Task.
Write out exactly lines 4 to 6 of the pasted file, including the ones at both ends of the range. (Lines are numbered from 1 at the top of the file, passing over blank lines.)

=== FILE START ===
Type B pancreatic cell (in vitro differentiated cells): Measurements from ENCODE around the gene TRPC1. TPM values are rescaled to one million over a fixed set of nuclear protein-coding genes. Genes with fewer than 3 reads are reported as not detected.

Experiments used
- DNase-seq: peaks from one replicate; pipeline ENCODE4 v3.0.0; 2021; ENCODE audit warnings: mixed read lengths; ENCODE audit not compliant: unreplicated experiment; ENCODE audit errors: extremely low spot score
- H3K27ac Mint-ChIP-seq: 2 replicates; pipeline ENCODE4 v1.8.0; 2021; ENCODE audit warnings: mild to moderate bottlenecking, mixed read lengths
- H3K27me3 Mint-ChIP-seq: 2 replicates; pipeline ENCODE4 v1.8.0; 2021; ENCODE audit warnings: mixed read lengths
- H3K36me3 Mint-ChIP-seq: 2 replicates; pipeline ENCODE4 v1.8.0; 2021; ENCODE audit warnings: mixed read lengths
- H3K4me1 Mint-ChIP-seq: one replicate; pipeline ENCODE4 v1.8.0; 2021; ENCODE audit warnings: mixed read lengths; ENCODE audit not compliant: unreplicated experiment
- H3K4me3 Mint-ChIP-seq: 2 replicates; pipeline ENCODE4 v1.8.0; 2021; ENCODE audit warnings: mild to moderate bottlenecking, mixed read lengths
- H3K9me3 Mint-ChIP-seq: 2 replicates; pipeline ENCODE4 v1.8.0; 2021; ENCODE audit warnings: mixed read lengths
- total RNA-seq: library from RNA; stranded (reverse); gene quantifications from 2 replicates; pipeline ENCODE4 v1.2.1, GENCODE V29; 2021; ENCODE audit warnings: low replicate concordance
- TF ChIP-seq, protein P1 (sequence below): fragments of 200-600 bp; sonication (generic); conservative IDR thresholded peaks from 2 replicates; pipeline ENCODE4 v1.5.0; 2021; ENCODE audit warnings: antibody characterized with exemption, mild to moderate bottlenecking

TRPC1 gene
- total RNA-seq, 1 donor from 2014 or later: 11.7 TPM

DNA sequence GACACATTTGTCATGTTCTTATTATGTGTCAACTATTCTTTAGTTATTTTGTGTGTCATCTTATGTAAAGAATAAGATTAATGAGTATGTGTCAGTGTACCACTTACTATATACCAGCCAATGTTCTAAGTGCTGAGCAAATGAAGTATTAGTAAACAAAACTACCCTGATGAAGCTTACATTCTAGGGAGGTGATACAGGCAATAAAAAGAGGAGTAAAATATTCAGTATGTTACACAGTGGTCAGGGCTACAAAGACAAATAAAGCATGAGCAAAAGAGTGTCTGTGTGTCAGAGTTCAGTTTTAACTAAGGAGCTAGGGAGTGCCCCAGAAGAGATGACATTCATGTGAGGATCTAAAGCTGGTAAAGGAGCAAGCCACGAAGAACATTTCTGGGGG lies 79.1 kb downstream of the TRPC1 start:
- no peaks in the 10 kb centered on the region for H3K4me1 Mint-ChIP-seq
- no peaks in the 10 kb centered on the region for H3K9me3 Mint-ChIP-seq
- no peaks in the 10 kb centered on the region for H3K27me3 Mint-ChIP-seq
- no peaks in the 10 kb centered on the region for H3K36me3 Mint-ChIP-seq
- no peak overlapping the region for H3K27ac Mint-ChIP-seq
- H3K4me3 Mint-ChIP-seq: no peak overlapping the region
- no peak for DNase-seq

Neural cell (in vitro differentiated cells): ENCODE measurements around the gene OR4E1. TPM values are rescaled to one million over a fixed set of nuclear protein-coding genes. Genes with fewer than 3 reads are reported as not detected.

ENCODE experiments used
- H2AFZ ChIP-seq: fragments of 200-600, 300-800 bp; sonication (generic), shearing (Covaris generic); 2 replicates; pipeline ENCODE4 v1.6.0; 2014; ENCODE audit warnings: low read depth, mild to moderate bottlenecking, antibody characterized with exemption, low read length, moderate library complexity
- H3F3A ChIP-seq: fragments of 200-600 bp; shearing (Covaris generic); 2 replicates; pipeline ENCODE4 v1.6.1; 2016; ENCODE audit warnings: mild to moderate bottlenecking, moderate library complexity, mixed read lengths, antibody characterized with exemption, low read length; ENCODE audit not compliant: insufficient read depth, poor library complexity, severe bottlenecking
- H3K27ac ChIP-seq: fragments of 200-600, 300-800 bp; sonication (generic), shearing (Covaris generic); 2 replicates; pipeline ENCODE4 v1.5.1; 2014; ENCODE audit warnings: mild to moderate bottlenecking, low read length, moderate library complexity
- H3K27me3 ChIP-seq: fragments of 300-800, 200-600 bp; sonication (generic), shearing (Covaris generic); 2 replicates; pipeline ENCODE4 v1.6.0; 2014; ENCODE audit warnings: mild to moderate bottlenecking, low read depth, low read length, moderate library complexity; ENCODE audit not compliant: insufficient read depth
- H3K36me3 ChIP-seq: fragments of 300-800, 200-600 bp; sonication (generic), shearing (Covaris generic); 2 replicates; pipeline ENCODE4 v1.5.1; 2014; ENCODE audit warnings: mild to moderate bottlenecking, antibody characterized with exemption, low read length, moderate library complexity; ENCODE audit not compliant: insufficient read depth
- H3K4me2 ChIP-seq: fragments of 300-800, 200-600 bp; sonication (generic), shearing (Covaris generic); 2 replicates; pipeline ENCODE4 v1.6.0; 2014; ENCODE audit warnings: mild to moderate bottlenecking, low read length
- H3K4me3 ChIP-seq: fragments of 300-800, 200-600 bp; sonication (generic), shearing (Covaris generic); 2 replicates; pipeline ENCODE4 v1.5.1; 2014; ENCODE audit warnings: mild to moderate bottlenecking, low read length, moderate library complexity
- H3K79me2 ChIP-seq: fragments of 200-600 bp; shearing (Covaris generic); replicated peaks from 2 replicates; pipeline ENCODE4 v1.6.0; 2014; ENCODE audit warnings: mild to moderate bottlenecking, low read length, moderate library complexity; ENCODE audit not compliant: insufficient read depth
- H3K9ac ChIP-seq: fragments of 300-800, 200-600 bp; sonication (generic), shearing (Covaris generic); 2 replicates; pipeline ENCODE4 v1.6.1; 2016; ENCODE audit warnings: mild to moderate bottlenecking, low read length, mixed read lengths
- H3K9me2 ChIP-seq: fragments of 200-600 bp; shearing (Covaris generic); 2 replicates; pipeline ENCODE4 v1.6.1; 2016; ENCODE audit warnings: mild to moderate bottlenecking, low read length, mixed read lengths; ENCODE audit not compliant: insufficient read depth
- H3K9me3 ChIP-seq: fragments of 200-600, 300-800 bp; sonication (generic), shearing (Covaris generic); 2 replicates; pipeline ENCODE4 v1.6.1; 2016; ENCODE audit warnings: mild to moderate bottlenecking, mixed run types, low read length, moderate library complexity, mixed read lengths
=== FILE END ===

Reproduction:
- H3K27ac Mint-ChIP-seq: 2 replicates; pipeline ENCODE4 v1.8.0; 2021; ENCODE audit warnings: mild to moderate bottlenecking, mixed read lengths
- H3K27me3 Mint-ChIP-seq: 2 replicates; pipeline ENCODE4 v1.8.0; 2021; ENCODE audit warnings: mixed read lengths
- H3K36me3 Mint-ChIP-seq: 2 replicates; pipeline ENCODE4 v1.8.0; 2021; ENCODE audit warnings: mixed read lengths